Internet just like a large highway system

In this instalment of “MegaBites,” we will look at the Internet. This seems the most logical place for this column to find itself since my work is focused on web development, which, of course, would not be here if it was not for the Internet.
So, as promised in last week’s column, we will use an analogy to get us going on our discussion.
The best comparison to try to understand the structure and purpose of the Internet is to think of it as a large highway system, something like the U.S. inter-state one.
In tech-speak, we would talk about packets of information being directed from their source to their destination by routers. If we look at a highway, we see a bunch of vehicles (these will serve as our packets) going from point ‘A’ to point ‘B’ by driving down some different roads, taking a turn here and there, until they finally get to where they want to go.
Our highway system, where we have all these vehicles sharing the roads, seems quite common place, but it is this sharing of our transmission medium, our highway, that was the major breakthrough that made the Internet possible.
If we stick to our highway analogy, we can look at the pre-Internet era in this way. Say we wanted to drive from Fort Frances to Winnipeg. To do this, we would have to make sure the road all the way from here to Winnipeg was clear of traffic (i.e., not a single car on the road the whole way).
We then would start our drive, making sure the road was closed the entire time that we were driving so no other cars were on the road at the same time as us.
We can see that this is not the most efficient use of our resource. If we wanted to allow more people to drive between Fort Frances and Winnipeg at the same time as us, our only solution would be to build more roads.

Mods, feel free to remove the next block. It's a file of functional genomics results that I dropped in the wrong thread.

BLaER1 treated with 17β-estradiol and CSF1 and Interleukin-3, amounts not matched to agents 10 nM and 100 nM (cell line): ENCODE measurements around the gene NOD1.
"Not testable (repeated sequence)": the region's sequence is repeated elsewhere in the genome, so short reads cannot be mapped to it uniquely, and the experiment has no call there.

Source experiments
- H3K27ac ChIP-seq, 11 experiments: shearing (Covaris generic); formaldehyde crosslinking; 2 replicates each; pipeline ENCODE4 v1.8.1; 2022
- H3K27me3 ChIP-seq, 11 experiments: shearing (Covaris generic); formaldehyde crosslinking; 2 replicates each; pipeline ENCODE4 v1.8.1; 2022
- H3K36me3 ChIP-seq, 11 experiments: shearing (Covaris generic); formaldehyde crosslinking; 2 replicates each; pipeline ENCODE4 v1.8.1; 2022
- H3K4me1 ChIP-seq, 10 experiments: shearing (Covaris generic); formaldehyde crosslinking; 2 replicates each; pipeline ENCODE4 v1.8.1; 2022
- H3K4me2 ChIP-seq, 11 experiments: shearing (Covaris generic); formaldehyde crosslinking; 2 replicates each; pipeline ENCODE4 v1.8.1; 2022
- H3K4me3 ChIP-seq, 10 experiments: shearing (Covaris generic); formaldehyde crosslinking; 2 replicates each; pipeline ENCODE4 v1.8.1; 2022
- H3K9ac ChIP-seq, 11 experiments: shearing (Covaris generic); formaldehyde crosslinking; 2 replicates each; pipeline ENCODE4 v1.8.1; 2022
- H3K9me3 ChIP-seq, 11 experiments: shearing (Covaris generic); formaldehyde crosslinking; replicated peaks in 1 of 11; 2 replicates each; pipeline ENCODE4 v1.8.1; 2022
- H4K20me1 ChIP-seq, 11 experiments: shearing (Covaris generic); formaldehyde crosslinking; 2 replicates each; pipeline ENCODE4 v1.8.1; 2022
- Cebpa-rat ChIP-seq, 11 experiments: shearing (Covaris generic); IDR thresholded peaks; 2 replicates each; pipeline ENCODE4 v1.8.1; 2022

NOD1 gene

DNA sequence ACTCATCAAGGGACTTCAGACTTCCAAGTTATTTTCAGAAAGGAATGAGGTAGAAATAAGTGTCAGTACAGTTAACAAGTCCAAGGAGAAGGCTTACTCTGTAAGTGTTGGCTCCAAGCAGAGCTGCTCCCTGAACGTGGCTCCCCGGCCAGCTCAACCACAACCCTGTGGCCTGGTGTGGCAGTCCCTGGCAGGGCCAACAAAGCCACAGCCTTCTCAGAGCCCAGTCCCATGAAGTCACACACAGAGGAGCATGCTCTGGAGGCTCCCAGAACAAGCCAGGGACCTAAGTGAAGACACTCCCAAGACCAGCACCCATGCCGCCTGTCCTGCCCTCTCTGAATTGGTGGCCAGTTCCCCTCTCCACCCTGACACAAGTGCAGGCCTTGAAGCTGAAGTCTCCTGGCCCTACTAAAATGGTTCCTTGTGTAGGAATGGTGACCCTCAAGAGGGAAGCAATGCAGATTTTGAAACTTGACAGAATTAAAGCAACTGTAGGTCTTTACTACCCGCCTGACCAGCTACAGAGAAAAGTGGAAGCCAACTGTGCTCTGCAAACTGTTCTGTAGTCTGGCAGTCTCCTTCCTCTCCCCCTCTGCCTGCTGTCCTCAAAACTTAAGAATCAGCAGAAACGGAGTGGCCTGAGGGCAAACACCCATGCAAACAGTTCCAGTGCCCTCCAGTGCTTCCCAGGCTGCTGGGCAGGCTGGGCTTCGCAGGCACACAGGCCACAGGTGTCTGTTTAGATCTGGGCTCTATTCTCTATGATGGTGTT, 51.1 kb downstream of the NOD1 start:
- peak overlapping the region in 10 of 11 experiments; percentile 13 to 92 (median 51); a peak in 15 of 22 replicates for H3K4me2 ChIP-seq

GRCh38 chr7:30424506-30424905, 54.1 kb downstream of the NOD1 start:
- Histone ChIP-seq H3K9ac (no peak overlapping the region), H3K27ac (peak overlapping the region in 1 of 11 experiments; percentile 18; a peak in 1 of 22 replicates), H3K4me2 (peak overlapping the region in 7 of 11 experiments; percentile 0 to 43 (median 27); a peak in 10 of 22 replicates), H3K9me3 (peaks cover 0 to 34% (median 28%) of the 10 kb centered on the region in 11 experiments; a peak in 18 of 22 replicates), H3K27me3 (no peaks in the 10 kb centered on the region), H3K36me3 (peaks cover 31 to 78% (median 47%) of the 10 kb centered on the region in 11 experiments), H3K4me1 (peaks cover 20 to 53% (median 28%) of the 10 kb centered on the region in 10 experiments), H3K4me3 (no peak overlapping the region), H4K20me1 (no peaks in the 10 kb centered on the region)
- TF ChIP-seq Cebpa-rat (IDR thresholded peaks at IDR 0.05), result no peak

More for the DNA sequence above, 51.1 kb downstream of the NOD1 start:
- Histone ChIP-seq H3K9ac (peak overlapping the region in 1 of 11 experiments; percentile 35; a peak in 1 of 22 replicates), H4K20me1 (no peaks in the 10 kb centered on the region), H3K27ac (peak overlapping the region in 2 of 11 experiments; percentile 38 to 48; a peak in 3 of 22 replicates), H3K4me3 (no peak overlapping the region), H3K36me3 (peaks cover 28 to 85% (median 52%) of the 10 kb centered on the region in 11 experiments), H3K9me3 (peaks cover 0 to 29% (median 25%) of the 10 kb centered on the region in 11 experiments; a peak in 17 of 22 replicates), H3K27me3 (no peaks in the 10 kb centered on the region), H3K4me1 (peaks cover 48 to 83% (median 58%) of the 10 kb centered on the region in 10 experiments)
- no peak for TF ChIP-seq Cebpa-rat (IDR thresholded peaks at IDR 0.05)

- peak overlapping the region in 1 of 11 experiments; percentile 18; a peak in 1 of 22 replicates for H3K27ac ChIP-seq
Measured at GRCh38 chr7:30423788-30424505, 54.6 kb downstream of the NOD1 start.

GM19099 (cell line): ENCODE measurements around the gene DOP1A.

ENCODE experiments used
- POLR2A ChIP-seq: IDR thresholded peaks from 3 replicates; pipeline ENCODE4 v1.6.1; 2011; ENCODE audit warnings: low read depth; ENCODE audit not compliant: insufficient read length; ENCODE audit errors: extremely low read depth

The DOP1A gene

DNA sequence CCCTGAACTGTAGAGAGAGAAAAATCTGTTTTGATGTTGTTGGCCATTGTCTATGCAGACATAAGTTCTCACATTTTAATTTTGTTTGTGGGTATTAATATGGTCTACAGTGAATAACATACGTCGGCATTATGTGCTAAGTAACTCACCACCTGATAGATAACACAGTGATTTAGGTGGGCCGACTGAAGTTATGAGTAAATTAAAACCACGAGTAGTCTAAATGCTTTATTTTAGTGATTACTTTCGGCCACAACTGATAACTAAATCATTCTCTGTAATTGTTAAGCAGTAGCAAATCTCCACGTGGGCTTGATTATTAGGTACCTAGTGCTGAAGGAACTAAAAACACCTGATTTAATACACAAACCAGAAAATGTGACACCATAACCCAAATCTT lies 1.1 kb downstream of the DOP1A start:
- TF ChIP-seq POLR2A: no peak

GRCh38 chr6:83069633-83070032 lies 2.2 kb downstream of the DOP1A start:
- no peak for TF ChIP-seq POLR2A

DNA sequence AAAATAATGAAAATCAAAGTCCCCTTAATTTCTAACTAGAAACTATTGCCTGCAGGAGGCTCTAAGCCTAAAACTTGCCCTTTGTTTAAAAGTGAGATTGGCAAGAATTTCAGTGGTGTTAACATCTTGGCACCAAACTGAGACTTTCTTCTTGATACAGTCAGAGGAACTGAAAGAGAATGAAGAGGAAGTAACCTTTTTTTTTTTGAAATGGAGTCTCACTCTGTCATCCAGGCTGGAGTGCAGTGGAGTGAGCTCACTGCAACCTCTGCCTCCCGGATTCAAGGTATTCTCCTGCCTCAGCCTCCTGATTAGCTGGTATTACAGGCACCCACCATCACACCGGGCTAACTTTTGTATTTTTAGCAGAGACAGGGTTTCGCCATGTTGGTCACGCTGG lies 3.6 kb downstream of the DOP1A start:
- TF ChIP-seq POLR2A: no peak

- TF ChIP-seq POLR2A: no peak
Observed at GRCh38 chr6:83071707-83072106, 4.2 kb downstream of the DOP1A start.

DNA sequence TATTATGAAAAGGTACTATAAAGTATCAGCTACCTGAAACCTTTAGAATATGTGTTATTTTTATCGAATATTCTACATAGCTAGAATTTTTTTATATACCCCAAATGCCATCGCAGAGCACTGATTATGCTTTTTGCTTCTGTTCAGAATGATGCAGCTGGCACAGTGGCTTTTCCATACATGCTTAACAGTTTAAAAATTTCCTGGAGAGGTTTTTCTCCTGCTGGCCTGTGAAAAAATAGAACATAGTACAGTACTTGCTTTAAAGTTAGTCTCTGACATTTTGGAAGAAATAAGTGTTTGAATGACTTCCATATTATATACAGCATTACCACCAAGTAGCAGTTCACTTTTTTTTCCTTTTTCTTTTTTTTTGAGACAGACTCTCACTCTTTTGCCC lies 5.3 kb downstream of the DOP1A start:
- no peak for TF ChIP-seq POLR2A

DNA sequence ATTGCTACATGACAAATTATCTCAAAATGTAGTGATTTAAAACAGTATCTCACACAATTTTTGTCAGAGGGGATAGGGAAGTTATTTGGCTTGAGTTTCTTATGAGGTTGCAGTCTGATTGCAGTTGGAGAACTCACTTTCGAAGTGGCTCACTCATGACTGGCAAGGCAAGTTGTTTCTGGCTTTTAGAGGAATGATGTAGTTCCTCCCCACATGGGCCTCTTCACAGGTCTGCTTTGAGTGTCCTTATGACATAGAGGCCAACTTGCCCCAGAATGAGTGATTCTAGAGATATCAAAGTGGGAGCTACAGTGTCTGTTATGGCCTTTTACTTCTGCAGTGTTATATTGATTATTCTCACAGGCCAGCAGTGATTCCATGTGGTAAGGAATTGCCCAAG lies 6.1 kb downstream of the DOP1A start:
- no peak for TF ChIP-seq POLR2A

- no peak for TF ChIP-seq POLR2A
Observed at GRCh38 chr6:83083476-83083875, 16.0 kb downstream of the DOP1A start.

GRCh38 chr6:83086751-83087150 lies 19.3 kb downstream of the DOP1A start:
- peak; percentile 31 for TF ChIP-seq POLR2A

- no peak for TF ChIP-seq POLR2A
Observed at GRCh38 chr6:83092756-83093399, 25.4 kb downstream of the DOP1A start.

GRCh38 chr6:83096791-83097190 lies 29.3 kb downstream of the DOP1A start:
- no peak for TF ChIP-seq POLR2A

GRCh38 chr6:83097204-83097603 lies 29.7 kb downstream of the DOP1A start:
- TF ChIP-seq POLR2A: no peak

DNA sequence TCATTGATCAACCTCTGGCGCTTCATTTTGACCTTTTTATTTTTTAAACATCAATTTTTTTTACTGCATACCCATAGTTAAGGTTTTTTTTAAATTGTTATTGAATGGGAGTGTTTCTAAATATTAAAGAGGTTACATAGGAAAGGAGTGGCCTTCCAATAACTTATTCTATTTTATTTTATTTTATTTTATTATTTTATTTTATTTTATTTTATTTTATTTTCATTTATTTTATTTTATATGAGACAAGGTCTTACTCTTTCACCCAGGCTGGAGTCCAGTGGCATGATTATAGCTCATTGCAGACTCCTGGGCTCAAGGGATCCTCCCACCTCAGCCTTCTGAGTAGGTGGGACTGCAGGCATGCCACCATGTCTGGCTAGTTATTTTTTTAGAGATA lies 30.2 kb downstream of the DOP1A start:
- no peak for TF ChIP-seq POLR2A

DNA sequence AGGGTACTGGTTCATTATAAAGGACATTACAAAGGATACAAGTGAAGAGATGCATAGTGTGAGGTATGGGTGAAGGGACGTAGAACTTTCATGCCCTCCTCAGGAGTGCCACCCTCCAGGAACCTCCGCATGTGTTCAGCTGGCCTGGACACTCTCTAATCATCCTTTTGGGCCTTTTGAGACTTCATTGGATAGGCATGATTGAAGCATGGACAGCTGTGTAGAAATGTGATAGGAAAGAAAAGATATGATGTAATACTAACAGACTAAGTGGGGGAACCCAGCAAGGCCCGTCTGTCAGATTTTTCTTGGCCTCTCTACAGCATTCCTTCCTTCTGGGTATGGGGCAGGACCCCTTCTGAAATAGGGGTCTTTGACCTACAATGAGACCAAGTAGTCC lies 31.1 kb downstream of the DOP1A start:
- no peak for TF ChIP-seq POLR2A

What the Internet allows us to do is build a few big roads and let a whole bunch of people share the roads. But there is a little more to it than that.
You will remember above that we mentioned routing. Well, think about our drive to Winnipeg where we had the road all to ourselves. Suppose we came upon a bridge that was washed out? The first thought that comes to mind is to find another road that crosses the river and get to Winnipeg another way.
Prior to the Internet, though, what would have happened is we would have just turned around, gone home, and waited for another road to become available to us.
Packet routing on the Internet now allows selecting a different route in the event our primary one becomes unavailable.
While this all might seem like common sense when we talk about highways, you might already have guessed at the main challenge when it comes to communications. Sharing our transmission lines and routing vast numbers of packets requires a lot of decision-making that has to happen very fast.
Enter computers. As computers became cheaper and faster, they provided a means of managing all this data.
Troy L’Hirondelle is a programmer and systems administrator at Times Web Design.

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